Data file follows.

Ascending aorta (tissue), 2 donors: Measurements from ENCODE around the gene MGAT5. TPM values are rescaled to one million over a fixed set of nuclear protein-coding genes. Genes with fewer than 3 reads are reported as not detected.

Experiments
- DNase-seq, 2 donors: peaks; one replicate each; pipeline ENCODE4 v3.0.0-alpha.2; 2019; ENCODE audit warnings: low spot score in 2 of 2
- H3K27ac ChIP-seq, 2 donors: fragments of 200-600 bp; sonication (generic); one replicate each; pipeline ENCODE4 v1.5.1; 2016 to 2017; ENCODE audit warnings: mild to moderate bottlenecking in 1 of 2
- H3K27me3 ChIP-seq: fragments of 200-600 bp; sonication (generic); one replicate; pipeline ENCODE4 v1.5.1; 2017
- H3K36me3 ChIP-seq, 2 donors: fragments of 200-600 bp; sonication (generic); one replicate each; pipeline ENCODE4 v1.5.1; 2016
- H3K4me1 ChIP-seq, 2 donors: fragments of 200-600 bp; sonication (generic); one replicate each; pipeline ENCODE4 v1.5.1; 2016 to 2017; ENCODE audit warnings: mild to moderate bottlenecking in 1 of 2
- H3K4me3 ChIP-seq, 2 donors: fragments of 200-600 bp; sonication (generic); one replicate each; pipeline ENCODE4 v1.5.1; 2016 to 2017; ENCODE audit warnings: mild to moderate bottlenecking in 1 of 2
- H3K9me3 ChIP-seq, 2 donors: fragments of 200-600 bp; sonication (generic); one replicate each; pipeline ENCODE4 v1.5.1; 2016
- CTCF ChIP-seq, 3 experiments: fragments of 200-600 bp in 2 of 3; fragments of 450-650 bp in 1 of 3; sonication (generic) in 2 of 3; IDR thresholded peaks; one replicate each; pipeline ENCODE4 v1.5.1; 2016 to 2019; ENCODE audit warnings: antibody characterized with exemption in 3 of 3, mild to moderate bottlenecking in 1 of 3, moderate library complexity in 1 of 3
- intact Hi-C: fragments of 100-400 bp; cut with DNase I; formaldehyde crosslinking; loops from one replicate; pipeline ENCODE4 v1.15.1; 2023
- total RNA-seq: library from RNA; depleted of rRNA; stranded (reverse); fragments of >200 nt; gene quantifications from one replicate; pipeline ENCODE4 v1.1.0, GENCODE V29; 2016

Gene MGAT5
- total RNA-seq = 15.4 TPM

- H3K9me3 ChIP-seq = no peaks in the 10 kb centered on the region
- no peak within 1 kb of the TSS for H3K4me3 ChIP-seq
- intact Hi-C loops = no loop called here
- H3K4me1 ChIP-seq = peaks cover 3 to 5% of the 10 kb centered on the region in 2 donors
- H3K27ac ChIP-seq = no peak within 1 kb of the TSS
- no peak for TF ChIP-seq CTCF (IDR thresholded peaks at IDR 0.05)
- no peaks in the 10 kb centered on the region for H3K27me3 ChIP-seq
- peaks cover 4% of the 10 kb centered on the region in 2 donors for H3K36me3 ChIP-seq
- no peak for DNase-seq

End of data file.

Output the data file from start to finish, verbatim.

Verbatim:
Ascending aorta (tissue), 2 donors: Measurements from ENCODE around the gene MGAT5. TPM values are rescaled to one million over a fixed set of nuclear protein-coding genes. Genes with fewer than 3 reads are reported as not detected.

Experiments
- DNase-seq, 2 donors: peaks; one replicate each; pipeline ENCODE4 v3.0.0-alpha.2; 2019; ENCODE audit warnings: low spot score in 2 of 2
- H3K27ac ChIP-seq, 2 donors: fragments of 200-600 bp; sonication (generic); one replicate each; pipeline ENCODE4 v1.5.1; 2016 to 2017; ENCODE audit warnings: mild to moderate bottlenecking in 1 of 2
- H3K27me3 ChIP-seq: fragments of 200-600 bp; sonication (generic); one replicate; pipeline ENCODE4 v1.5.1; 2017
- H3K36me3 ChIP-seq, 2 donors: fragments of 200-600 bp; sonication (generic); one replicate each; pipeline ENCODE4 v1.5.1; 2016
- H3K4me1 ChIP-seq, 2 donors: fragments of 200-600 bp; sonication (generic); one replicate each; pipeline ENCODE4 v1.5.1; 2016 to 2017; ENCODE audit warnings: mild to moderate bottlenecking in 1 of 2
- H3K4me3 ChIP-seq, 2 donors: fragments of 200-600 bp; sonication (generic); one replicate each; pipeline ENCODE4 v1.5.1; 2016 to 2017; ENCODE audit warnings: mild to moderate bottlenecking in 1 of 2
- H3K9me3 ChIP-seq, 2 donors: fragments of 200-600 bp; sonication (generic); one replicate each; pipeline ENCODE4 v1.5.1; 2016
- CTCF ChIP-seq, 3 experiments: fragments of 200-600 bp in 2 of 3; fragments of 450-650 bp in 1 of 3; sonication (generic) in 2 of 3; IDR thresholded peaks; one replicate each; pipeline ENCODE4 v1.5.1; 2016 to 2019; ENCODE audit warnings: antibody characterized with exemption in 3 of 3, mild to moderate bottlenecking in 1 of 3, moderate library complexity in 1 of 3
- intact Hi-C: fragments of 100-400 bp; cut with DNase I; formaldehyde crosslinking; loops from one replicate; pipeline ENCODE4 v1.15.1; 2023
- total RNA-seq: library from RNA; depleted of rRNA; stranded (reverse); fragments of >200 nt; gene quantifications from one replicate; pipeline ENCODE4 v1.1.0, GENCODE V29; 2016

Gene MGAT5
- total RNA-seq = 15.4 TPM

- H3K9me3 ChIP-seq = no peaks in the 10 kb centered on the region
- no peak within 1 kb of the TSS for H3K4me3 ChIP-seq
- intact Hi-C loops = no loop called here
- H3K4me1 ChIP-seq = peaks cover 3 to 5% of the 10 kb centered on the region in 2 donors
- H3K27ac ChIP-seq = no peak within 1 kb of the TSS
- no peak for TF ChIP-seq CTCF (IDR thresholded peaks at IDR 0.05)
- no peaks in the 10 kb centered on the region for H3K27me3 ChIP-seq
- peaks cover 4% of the 10 kb centered on the region in 2 donors for H3K36me3 ChIP-seq
- no peak for DNase-seq